Our survey experiment has three key features: (i) a set of descriptive questions about consumers’ preferences, information frictions, and information acquisition behaviors, (ii) an information experiment in which we test the causal effects of various types of firm disclosure on consumers’ purchase intentions, and (iii) a field component with data on consumers’ actual product purchases post-experiment. We fielded the survey experiment in March 2023 and 24,675 test panelists responded, implying a high response rate of 49%.

First, we establish several new descriptive facts about how consumers make purchase decisions and their demand for firm-level information. Product quality and price emerge as the two most important purchase considerations. ESG activities of the producing company, especially working conditions (S) and carbon footprint (E), also matter. Firms’ financial performance ranks lowest in consumer considerations. For information acquisition, consumers primarily rely on personal referrals (69%) and customer reviews (62%). In terms of firm disclosures, consumers most frequently consult firm websites (about 18% of consumers), whereas only 9% (3%) reference ESG reports (annual reports). This result is supported by the fact that 78% (63%) of consumers are even unaware of the existence of ESG reports (annual reports).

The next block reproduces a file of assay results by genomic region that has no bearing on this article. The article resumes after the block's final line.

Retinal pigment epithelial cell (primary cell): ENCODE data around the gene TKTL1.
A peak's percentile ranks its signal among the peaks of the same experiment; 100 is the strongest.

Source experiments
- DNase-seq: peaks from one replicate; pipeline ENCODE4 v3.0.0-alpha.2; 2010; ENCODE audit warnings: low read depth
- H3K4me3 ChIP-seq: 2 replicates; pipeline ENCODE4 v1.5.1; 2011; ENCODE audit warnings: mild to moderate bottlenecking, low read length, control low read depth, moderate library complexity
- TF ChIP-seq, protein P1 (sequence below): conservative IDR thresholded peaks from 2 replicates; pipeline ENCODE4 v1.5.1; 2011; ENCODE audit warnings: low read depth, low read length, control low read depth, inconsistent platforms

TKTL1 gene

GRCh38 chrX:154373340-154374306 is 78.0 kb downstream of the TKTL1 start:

Most consumers report a moderate preference for purchasing products from ESG-responsible firms. Consumers, however, also face significant frictions in accessing and using relevant firm-level ESG information. 35% of consumers are not informed about a company’s ESG activities, nearly 30% are unaware of the product’s producing company, and over 20% face financial or time restrictions. A minority, 12%, distrust the accuracy of firm ESG disclosures. In contrast to moderate preferences for firms’ ESG characteristics, 73% of consumers are indifferent to firms’ profitability when making purchase decisions.